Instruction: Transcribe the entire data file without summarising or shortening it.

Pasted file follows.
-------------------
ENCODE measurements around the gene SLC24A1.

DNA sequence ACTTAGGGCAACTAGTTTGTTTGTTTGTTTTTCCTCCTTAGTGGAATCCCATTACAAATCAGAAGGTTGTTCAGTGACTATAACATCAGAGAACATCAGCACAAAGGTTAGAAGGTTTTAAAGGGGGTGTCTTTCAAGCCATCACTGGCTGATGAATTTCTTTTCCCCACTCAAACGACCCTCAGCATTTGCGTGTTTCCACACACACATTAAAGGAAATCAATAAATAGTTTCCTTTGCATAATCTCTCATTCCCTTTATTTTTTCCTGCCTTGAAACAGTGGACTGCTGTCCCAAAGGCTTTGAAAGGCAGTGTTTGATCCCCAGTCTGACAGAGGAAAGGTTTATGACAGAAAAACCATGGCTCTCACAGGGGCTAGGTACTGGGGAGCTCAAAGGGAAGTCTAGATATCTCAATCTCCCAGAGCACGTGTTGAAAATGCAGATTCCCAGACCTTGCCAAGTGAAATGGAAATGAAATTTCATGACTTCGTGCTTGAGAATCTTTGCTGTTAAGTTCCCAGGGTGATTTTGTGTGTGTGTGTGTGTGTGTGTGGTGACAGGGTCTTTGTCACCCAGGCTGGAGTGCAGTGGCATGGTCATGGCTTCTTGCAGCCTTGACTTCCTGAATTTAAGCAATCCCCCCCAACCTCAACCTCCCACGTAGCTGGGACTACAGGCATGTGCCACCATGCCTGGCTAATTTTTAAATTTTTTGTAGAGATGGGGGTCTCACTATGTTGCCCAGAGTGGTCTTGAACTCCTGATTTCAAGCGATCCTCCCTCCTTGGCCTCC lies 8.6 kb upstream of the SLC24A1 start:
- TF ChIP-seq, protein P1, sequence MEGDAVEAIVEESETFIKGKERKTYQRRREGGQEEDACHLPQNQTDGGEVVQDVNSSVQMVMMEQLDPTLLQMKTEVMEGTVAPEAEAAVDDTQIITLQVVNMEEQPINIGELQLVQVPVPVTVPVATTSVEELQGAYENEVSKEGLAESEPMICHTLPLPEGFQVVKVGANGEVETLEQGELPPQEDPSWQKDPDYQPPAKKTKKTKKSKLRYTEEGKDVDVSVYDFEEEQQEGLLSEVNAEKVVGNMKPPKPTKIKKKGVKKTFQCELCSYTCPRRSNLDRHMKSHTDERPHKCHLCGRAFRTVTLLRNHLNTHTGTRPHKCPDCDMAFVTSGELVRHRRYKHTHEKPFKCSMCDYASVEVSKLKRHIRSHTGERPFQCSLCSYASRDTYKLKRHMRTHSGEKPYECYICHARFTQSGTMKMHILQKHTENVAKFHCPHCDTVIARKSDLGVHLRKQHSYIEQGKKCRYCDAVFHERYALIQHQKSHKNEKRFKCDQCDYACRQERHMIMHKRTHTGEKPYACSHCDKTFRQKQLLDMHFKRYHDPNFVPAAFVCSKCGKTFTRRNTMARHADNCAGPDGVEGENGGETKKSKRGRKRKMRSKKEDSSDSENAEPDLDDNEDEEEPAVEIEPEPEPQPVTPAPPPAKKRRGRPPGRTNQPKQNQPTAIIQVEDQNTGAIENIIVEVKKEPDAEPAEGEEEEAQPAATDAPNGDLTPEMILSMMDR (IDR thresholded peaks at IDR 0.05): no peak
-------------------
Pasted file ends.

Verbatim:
ENCODE measurements around the gene SLC24A1.

DNA sequence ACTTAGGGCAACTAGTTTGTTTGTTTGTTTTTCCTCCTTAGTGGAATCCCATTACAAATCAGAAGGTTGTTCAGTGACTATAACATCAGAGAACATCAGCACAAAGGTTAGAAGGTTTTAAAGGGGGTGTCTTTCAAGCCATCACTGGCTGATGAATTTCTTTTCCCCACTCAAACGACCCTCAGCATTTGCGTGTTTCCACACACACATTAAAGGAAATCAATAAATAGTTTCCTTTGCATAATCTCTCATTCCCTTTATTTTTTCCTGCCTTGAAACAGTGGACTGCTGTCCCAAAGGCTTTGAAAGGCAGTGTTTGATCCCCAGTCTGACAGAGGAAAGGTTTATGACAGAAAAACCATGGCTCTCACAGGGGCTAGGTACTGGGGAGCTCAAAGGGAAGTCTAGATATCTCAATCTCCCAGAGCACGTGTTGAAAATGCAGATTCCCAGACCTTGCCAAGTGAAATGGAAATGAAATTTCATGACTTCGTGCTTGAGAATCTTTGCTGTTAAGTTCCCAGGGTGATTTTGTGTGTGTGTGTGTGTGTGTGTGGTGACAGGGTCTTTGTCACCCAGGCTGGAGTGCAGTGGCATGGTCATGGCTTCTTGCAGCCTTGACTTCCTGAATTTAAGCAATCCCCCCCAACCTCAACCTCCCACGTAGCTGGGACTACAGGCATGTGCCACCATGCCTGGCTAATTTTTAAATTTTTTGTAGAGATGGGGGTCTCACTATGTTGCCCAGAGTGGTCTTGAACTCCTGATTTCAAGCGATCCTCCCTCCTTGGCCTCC lies 8.6 kb upstream of the SLC24A1 start:
- TF ChIP-seq, protein P1, sequence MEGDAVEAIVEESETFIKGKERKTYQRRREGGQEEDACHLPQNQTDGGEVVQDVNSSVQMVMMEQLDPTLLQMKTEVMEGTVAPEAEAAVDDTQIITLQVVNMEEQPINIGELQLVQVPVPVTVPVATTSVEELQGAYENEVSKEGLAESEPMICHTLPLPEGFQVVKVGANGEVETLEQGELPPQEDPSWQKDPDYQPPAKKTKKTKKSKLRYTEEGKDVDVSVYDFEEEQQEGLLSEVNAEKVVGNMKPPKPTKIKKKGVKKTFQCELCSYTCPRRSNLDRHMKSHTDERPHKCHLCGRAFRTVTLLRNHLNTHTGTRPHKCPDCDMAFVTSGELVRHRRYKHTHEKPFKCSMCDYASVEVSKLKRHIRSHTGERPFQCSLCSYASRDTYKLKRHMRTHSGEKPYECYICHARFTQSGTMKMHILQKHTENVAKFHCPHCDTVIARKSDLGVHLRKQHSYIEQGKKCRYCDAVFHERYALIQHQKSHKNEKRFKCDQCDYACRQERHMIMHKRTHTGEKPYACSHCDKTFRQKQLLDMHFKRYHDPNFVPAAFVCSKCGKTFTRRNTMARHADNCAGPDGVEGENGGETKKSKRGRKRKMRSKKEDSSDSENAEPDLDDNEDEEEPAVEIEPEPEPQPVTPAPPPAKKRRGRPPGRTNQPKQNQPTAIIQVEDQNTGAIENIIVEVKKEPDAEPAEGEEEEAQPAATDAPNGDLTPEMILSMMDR (IDR thresholded peaks at IDR 0.05): no peak